Rudyard Kipling is one of those authors I felt I should have read, but hadn’t until now. ‘They‘ is a collection of three of his short stories. The blurb states that they are very different from his novels and poems, being more sinister and macabre. This darker element really appealed to me, but unfortunately I didn’t find any of the stories particularly chilling – early 20th century fear is very different to that of the modern day!
They is the first story in the collection and it reminded me of The Turn of The Screw; or at least a shorter, more easy to follow version. The writing was of a very high quality and contained vivid imagery, but glimpses of ghostly children did nothing for me.
‘I heard that,’ she cried triumphantly. ‘Did you? Children, oh, children! Where are you?’
The voice filled the walls that held it lovingly to the last perfect note, but there came no answering shout such as I had heard in the garden. We hurried on from room to oak-floored room; up a step here, down three steps there; among a maze of passages; always mocked by our quarry. One might as well have tried to work an unstopped warren with a single ferret.
The rest of the stories were equally well written, but all succumbed to the problem I have with short stories – they were too short! I longed for some plot, instead of just brief scenes.
The second story in the collection is Mary Postgate. It was written during WWI and it has been suggested that it is anti-German propaganda, but this is a disputed topic among Kipling scholars. It should have been a disturbing tale, but I remained unmoved. The subtlety of the words meant that I appreciated it much more on a second reading, but this appears to be one of those stories which benefits from being studied and discussed rather than just read once for pleasure.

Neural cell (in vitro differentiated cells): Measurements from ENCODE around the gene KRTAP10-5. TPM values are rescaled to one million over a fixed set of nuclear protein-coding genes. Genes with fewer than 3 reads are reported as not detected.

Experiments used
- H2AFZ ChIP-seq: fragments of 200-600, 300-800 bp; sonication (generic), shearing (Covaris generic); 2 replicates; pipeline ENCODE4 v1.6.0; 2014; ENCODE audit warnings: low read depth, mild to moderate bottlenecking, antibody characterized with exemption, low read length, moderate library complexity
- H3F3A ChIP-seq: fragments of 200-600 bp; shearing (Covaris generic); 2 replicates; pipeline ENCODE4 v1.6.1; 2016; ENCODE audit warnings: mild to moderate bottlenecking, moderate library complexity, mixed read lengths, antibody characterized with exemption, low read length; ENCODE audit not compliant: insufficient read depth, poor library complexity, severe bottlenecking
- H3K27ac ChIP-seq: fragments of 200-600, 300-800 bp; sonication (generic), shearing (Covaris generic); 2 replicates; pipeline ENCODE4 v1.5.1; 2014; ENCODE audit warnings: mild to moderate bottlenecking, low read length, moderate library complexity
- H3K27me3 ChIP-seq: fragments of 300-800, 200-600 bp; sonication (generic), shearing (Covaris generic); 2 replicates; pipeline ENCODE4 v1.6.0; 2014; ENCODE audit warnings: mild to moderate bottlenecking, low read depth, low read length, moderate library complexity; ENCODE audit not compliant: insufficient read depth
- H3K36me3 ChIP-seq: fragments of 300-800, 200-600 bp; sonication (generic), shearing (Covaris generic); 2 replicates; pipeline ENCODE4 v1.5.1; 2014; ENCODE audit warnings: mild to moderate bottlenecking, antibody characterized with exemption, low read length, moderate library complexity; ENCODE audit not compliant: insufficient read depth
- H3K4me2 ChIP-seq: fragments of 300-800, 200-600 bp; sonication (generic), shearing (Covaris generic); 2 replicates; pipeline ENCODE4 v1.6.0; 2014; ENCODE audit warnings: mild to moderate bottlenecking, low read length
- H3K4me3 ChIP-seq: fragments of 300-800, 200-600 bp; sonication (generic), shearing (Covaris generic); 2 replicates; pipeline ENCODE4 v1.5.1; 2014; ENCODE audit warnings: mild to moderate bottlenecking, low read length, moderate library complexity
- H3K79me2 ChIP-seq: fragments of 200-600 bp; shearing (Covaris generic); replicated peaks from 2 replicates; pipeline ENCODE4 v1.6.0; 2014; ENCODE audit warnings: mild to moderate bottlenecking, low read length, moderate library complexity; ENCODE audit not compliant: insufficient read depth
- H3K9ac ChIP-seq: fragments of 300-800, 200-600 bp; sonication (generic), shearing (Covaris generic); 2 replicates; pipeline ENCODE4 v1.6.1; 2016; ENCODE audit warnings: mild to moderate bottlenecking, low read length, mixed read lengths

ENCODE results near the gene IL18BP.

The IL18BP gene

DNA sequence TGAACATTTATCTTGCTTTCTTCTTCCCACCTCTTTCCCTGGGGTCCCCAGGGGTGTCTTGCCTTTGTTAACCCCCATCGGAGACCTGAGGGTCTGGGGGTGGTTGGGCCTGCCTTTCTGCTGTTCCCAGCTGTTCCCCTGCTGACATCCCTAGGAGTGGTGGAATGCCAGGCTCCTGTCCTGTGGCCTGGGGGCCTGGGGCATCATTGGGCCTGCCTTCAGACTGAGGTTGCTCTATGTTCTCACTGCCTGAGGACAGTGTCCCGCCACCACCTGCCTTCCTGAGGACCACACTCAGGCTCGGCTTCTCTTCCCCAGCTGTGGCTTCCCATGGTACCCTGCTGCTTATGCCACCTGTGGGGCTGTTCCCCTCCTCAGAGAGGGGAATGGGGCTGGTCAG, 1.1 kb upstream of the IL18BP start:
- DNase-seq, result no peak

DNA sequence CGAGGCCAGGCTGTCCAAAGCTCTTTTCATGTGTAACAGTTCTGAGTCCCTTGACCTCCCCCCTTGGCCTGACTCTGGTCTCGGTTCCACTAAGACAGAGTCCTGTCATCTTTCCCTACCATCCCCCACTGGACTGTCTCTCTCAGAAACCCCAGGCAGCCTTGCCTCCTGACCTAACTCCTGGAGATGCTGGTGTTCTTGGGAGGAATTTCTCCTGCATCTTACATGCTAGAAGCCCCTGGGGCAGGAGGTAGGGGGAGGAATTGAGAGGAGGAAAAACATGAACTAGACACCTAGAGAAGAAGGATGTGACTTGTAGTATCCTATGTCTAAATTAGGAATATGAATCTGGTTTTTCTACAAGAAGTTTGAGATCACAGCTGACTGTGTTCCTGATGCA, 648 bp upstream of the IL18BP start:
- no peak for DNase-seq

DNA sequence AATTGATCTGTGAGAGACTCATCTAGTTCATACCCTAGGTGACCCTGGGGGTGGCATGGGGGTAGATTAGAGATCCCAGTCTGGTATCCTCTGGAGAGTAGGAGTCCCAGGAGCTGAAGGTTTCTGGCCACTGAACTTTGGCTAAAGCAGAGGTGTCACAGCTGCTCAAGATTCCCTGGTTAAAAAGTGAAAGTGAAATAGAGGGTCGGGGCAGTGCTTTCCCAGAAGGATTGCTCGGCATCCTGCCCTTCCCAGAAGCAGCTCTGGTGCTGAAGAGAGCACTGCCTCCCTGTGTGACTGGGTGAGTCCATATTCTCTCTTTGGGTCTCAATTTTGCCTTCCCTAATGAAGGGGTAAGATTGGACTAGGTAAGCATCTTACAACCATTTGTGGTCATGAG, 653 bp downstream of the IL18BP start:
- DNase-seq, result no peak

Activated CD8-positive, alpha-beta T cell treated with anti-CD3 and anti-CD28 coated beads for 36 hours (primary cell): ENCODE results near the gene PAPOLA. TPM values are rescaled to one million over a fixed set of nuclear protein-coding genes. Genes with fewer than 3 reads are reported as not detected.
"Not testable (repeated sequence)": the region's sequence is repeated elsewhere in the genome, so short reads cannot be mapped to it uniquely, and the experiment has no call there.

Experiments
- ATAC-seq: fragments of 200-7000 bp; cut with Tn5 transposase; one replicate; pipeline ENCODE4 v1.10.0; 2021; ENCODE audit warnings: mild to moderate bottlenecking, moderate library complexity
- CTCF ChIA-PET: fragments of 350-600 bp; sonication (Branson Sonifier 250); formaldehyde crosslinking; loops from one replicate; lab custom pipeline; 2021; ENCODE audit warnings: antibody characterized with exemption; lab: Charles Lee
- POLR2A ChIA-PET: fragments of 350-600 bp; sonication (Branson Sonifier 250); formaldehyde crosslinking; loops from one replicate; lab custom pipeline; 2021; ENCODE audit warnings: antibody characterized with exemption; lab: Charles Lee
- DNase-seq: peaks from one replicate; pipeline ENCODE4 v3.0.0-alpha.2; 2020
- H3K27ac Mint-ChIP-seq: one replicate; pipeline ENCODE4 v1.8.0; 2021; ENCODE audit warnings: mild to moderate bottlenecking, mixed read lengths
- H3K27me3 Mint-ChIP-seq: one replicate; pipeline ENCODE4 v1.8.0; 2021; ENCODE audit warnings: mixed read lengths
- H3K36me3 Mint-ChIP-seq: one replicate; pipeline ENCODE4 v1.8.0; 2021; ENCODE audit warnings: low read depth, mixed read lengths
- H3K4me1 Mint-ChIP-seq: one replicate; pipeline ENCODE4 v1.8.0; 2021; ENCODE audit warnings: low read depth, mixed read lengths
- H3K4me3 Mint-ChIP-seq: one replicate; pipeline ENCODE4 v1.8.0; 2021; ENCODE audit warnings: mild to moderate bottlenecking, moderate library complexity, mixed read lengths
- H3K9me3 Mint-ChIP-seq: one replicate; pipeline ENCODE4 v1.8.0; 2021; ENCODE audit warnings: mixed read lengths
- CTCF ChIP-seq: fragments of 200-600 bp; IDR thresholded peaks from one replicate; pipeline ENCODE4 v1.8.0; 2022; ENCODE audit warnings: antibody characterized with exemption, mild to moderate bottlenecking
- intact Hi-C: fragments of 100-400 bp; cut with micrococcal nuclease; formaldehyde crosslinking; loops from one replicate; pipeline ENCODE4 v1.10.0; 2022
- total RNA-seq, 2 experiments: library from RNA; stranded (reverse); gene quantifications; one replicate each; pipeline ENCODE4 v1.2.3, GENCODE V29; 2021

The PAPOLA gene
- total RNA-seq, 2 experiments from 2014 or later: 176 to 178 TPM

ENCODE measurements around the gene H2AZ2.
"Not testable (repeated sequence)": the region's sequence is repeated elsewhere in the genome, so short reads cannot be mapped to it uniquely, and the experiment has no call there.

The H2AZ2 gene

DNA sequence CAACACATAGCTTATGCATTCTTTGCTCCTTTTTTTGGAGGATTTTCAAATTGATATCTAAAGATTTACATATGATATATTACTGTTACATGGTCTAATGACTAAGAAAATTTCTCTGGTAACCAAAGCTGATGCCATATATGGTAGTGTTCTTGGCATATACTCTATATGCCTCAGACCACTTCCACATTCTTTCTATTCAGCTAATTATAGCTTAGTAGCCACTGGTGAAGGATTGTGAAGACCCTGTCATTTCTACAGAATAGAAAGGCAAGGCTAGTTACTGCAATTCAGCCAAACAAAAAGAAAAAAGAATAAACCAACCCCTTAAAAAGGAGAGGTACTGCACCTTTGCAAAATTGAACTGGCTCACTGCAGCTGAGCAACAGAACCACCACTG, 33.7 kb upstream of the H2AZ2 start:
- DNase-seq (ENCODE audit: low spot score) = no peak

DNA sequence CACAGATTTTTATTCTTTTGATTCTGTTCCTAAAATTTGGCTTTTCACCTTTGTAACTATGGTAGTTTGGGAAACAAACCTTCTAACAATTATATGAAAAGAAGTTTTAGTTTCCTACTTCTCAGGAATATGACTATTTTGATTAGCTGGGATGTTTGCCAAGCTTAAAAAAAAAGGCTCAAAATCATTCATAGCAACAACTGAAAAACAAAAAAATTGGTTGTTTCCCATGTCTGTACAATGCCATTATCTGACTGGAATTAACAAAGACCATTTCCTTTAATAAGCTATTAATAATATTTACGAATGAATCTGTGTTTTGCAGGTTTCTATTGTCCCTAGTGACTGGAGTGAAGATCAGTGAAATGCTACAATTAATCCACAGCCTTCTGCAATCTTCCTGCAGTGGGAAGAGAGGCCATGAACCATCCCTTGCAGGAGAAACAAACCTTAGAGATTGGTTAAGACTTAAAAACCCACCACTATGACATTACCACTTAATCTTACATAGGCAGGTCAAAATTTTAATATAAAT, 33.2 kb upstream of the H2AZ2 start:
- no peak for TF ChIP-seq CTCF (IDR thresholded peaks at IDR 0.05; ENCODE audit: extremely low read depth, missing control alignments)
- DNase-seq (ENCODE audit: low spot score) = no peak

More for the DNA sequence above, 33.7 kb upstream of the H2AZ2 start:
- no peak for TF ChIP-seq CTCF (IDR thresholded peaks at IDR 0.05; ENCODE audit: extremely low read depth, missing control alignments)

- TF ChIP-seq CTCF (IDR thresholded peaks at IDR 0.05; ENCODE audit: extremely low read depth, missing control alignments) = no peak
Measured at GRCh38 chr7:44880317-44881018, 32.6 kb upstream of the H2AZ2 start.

The third story is called The Gardener and I have to admit that on completing it I had no idea what the point was. I didn’t understand what had happened until I found these notes on a Kipling site. Even this insight didn’t help me to appreciate the story. It is another story that needs to be studied to be enjoyed and I’m afraid that I just like to read a story without having to tease the significance out of individual sentences.
Overall I can see why these stories are significant, but they were too subtle for me.
Have you read anything written by Rudyard Kipling?
His novels are supposed to be very different. Do you think I’d enjoy them?
They is one of the Penguin Mini Modern Classics (a series of 50 books launched on 15th February). They can be bought individually for £3 each or as the beautiful Penguin Mini Modern Classics Box Set.